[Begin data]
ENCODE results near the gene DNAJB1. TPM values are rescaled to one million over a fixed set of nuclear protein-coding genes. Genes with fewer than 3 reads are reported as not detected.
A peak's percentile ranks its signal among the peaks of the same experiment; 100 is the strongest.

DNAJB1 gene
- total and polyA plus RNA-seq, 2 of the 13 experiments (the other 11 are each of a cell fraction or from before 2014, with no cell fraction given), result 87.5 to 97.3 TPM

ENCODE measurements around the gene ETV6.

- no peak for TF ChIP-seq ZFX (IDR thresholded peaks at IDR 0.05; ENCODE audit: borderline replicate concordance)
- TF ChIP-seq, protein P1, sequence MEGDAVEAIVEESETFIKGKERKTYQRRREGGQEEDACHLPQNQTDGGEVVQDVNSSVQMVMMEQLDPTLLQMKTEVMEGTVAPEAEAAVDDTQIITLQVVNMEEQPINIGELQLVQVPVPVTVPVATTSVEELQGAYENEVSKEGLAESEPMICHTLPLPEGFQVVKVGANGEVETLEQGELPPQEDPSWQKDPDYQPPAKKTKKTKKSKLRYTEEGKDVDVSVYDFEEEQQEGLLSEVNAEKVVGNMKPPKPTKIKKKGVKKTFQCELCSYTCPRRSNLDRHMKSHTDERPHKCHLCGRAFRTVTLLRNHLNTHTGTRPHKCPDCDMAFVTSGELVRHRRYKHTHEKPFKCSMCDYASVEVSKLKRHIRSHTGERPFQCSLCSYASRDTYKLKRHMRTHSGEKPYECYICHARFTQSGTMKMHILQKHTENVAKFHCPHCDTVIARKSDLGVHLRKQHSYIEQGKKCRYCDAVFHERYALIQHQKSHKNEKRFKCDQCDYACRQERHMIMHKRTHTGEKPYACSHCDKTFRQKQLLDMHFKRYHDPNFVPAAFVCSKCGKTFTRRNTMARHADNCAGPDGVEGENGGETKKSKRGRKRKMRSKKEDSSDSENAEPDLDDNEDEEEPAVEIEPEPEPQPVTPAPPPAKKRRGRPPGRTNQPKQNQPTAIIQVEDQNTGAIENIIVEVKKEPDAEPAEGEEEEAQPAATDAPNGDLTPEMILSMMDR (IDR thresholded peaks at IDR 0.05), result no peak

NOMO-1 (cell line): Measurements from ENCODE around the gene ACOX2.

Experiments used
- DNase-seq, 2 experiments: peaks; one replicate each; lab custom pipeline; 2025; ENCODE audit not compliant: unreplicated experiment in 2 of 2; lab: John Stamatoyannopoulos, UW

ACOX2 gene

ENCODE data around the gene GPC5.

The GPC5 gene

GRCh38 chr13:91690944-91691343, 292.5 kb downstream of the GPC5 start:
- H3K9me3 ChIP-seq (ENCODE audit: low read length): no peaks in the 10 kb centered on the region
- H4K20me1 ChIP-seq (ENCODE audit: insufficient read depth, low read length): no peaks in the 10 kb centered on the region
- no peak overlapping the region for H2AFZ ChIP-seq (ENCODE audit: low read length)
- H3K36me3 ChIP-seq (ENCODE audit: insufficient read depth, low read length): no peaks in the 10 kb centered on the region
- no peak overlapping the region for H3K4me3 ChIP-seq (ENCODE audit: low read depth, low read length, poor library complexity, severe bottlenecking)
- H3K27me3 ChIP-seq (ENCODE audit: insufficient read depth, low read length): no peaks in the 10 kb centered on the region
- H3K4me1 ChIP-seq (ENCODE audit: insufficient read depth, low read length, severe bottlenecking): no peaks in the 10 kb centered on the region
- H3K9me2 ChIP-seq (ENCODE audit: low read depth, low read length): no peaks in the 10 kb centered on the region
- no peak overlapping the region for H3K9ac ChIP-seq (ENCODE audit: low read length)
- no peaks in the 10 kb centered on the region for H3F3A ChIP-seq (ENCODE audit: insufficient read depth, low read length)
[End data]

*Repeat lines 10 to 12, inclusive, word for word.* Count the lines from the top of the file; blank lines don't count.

- DNase-seq, 2 experiments: peaks; one replicate each; lab custom pipeline; 2025; ENCODE audit not compliant: unreplicated experiment in 2 of 2; lab: John Stamatoyannopoulos, UW

ACOX2 gene

ENCODE data around the gene GPC5.